A Norfolk Southern train that derailed in Alabama earlier this month lacked required alignment control couplers for two of its locomotives and a company inspection did not identify their absence, federal investigators said Monday.
The notation comes in one of three preliminary reports issued Monday by the National Transportation Safety Board about Norfolk Southern train accidents this month as the board investigates the railroad’s safety practices after the fiery February derailment and toxic chemical burn in East Palestine, Ohio.
In a report released Monday about a March 9 derailment of two locomotives and 37 rail cars in Anniston, Alabama, the safety board said two of the train’s six locomotives were “waybill locomotives,” or towed cars not used for any tractive power. The cars weren’t equipped with alignment control couplers that “resist lateral coupler movement under compressive in-train forces.” A company rule bars towing waybill locomotives without such couplers, the report said.
The waybill locomotives were coupled together and picked up from Bluffton, Indiana, on Feb. 24 and a Norfolk Southern inspection before the first movement involving the coupled locomotives “did not identify the absence of alignment control couplers,” the safety board said.
A company spokesperson said in an e-mail Monday that “these locomotives were not owned by Norfolk Southern and the couplers on these locomotives are not common on our network.”
“We have taken immediate action to update our manuals with photos and details to implement training with our crews. Safety is a priority at NS and we’ll continue working with the NTSB to identify the final cause of this derailment and implement any other necessary changes,” said Connor Spielmaker, a senior communications manager with Norfolk Southern.
No injuries were reported; three derailed tank cars were carrying hazardous material residue but all remained intact, the report said. The safety board said future investigation will focus on Norfolk Southern “communication, maintenance, and inspection practices” as well as locomotive and railcar positioning and train handling.
The safety board also said it was examining industry-wide standards and practices regarding railcar wheel and axle assemblies after a train derailment in Ohio earlier this month. Eight wheelsets were recovered from two of the 28 Norfolk Southern railcars that derailed March 4 near Springfield. Photographs taken after the derailment showed three wheels from the eight wheelsets “exhibited movement on their axles,” the board said.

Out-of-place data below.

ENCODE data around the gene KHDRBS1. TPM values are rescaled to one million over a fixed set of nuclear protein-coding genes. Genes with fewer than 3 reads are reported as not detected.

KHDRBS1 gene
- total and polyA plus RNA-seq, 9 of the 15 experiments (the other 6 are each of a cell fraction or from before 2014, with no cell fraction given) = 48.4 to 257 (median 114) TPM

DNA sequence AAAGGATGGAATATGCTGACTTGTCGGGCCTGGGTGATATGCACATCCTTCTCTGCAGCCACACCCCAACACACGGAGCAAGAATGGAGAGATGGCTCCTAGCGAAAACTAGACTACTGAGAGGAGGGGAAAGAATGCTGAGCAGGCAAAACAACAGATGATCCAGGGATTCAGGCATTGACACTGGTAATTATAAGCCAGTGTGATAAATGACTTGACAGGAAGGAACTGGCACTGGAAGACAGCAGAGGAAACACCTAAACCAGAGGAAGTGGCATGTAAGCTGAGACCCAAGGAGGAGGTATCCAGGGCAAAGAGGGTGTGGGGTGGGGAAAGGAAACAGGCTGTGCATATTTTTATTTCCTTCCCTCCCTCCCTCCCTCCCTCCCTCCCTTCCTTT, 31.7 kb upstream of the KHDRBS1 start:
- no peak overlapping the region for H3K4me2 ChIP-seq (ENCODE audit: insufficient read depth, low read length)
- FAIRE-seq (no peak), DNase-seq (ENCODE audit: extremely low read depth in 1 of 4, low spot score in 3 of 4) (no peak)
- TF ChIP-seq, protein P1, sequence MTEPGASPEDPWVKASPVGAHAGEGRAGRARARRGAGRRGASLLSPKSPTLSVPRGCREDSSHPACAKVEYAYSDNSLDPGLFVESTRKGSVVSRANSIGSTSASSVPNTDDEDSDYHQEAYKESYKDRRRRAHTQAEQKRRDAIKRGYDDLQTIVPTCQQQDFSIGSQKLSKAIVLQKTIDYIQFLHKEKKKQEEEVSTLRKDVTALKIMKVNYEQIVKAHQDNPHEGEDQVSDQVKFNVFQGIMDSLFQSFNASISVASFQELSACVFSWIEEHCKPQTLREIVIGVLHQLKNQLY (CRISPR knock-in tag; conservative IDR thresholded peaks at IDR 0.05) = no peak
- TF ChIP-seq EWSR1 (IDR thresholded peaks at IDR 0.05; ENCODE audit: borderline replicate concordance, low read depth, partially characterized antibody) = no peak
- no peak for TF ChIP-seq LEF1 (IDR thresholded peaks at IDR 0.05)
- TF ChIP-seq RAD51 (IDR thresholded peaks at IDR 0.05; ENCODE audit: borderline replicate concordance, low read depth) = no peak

Five days after that derailment, the Association of American Railroads issued an equipment inspection order advising railroads to remove from service — wheelsets mounted by National Steel Car between August and March. The association said railroads nationwide initially identified 675 cars affected by the advisory and pulled them off the tracks.
The wheelsets and other material from the crash along with wheelsets from elsewhere in the Norfolk Southern fleet have been undergoing analysis since last Wednesday at a Norfolk Southern facility in Altoona, the safety board said.
“Future investigative activity will focus on failure analysis of the subject wheelsets and on industry-wide standards and practices for railcar wheel and axle assembly processes, specifications, and quality control,” the safety board said Monday.
Soon after the Springfield crash, the safety board announced a broad look at Norfolk Southern's safety culture — the first such investigation within the rail industry since 2014 — and said it had sent investigation teams to look into five significant accidents involving Norfolk Southern since December 2021.
In a preliminary report on a March 7 accident that killed a Norfolk Southern conductor when a train and dump truck collided as they simultaneously entered a private rail crossing at a Cleveland steel plant, the safety board said the train was going 9 mph (14 kph), less than the 10 mph (16 kph) limit within the Cleveland-Cliffs Inc. steel plant. The Federal Railroad administration later urged proper training, oversight and crew communication at highway–railroad grade crossings.
Following the Feb. 3 derailment outside East Palestine, Ohio, Norfolk Southern announced plans to improve the use of detectors placed along railroad tracks to spot overheating bearings and other problems. Investigators have said the crew got a warning from such a detector but couldn’t stop the train before more than three dozen cars came off the tracks and caught fire.
Half of the town of about 5,000 had to evacuate for days when responders intentionally burned toxic chemicals in some derailed cars to prevent an uncontrolled explosion, leaving residents with lingering health concerns. Government officials say tests haven’t found dangerous levels of chemicals in the air or water in the area.